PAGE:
A Sundance and Edinburgh Film Festival success, Grabbers is directed by Tormented’s Jon Wright from a script by newcomer Kevin Lehane. Richard Coyle, Ruth Bradley and Russell Tovey number amongst the cast.
Grabbers is yet to have a UK release date confirmed, but we’ll keep you posted.
Berberian Sound Studio
Another to premiere at the Edinburgh Film Festival, Berberian Sound Studio has to be a shoo-in for this year’s soon-to-be-announced FrightFest line-up. Set in 1976, this horror with a mouthful of a title takes place in “…one of the cheapest, sleaziest post-production studios in Italy”, where Toby Jones’ mild-mannered English sound engineer is employed to orchestrate the mix for a film by an Italian horror maestro styled after Dario Argento.
According to Warp X’s press release, Jones’ character soon “…finds himself lost in an otherworldly spiral of sonic and personal mayhem”, to which we can only offer one word: blimey. The atmospheric film was written and directed by Katalin Varga helmer Peter Strickland as homage to Italian horror and US 70s paranoia thrillers, and you can see it in the UK from the 31st of August.
Ben Wheatley’s Kill List was something of a head-scratcher, hailed by some as a many-layered, ultra-violent Battenberg cake* of a film that provocatively and ambiguously blended genres, and by others as… something of a mess. The director’s follow-up, Sightseers, is a similarly grisly mix of comedy and gore set against the distinctly British backdrop of a caravan holiday gone wrong, and has been warmly received by most at this year’s Cannes Film Festival for Wheatley’s visual style and the nimble script, which comes courtesy of its two leads, Steve Oram and Alice Lowe.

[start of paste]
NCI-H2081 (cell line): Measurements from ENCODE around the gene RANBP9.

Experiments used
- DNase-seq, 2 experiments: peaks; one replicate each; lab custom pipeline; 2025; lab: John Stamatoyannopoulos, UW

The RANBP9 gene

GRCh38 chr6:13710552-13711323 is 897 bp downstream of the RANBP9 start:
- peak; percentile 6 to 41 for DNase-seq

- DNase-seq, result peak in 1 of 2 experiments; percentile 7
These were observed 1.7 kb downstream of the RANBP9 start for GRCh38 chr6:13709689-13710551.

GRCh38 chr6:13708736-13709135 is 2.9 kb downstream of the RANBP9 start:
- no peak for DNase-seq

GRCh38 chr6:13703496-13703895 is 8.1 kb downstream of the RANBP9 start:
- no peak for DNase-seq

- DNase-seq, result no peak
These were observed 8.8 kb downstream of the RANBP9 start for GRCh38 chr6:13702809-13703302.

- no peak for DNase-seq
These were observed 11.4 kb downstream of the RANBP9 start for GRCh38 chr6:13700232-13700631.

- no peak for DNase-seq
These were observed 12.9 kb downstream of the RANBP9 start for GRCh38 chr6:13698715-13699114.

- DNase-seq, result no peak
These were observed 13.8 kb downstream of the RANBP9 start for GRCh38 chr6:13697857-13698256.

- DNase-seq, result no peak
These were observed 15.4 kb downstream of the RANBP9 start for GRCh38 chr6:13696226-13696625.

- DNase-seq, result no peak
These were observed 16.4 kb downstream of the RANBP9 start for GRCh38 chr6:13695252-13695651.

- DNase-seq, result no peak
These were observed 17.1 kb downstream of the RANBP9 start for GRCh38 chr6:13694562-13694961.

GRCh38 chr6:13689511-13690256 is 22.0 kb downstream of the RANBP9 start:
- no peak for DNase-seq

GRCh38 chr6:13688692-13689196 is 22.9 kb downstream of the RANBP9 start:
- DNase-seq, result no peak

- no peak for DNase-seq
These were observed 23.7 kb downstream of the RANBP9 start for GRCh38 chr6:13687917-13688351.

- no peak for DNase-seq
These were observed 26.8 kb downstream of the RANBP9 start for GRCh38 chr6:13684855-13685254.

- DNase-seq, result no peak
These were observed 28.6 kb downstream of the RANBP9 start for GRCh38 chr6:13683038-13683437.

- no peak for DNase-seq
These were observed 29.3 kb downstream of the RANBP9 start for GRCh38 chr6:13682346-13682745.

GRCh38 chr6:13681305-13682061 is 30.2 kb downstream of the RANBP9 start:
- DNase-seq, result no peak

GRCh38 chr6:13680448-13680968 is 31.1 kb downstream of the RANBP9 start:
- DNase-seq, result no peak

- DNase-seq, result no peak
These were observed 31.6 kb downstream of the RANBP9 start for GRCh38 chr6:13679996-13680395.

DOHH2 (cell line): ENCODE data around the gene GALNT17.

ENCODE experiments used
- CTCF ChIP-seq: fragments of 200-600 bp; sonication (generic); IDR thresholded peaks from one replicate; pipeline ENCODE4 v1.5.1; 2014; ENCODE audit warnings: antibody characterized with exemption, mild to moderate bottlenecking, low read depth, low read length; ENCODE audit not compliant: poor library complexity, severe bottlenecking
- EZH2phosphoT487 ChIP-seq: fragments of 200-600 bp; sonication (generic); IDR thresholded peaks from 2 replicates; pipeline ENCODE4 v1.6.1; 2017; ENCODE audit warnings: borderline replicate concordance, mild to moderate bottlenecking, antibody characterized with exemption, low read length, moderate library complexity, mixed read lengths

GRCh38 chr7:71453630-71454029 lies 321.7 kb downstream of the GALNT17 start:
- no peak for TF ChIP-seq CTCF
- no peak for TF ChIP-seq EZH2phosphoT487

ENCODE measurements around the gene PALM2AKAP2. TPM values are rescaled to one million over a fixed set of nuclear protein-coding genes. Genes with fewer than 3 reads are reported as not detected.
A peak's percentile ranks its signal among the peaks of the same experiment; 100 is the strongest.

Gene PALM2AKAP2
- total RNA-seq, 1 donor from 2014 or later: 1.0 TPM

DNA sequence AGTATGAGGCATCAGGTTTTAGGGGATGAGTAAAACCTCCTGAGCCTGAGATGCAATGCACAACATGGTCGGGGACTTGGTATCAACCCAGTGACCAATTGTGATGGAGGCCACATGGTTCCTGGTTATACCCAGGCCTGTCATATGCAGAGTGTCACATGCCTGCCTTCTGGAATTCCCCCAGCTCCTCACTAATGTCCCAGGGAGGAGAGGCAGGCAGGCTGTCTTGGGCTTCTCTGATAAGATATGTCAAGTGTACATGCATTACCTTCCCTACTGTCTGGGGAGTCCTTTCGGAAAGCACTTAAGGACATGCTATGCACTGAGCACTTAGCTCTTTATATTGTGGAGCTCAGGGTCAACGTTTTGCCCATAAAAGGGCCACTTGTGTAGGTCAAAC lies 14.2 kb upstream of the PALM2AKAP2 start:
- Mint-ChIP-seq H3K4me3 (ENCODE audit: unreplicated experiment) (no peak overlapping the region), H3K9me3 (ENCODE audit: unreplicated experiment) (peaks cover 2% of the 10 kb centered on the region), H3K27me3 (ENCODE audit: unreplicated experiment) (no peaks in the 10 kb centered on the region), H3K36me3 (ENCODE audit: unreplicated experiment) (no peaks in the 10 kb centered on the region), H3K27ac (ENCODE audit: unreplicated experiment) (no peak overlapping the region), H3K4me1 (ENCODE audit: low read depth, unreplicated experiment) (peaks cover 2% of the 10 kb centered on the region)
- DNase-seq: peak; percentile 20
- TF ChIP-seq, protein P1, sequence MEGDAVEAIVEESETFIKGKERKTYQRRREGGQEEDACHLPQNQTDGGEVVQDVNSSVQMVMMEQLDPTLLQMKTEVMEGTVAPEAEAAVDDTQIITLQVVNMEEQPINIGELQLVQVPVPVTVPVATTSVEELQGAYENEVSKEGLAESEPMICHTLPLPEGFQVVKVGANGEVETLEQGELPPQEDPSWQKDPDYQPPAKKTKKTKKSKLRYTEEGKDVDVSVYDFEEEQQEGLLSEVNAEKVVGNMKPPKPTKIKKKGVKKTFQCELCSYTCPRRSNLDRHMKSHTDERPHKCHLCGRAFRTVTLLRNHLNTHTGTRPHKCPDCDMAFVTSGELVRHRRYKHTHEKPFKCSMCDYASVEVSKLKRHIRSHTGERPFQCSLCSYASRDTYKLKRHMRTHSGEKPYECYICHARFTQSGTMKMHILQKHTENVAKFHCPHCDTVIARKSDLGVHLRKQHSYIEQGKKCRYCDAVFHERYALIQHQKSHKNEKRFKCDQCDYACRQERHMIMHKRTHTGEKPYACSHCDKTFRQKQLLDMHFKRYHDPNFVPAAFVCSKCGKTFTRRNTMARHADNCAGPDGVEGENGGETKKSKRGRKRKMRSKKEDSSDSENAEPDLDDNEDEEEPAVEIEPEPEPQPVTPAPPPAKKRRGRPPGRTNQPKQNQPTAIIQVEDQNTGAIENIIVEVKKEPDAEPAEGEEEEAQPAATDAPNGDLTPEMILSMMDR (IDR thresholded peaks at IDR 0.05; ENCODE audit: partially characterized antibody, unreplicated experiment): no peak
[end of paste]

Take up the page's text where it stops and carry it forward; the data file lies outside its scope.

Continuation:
Sightseers comes to UK cinemas at the end of November.
*Okay, we don’t think anyone actually said Battenberg, but you get the idea, different coloured layers and that.
The debut feature from Ian Clark, Guinea Pigs is not to be confused with those chirpy, cute G-Force critters, telling as it does the tale of eight volunteer medical testers losing it on an epic scale in a remote medical facility. The reason for their raging psychopathy? The new drug they’re clinically trialling, which turns out to have some pretty serious side-effects.
Clark’s atmospheric film has been praised for its documentary-style direction and strong performances, which have earned comparisons with impressive single-location thriller Exam and stylish Spanish pic, Fermat’s Room.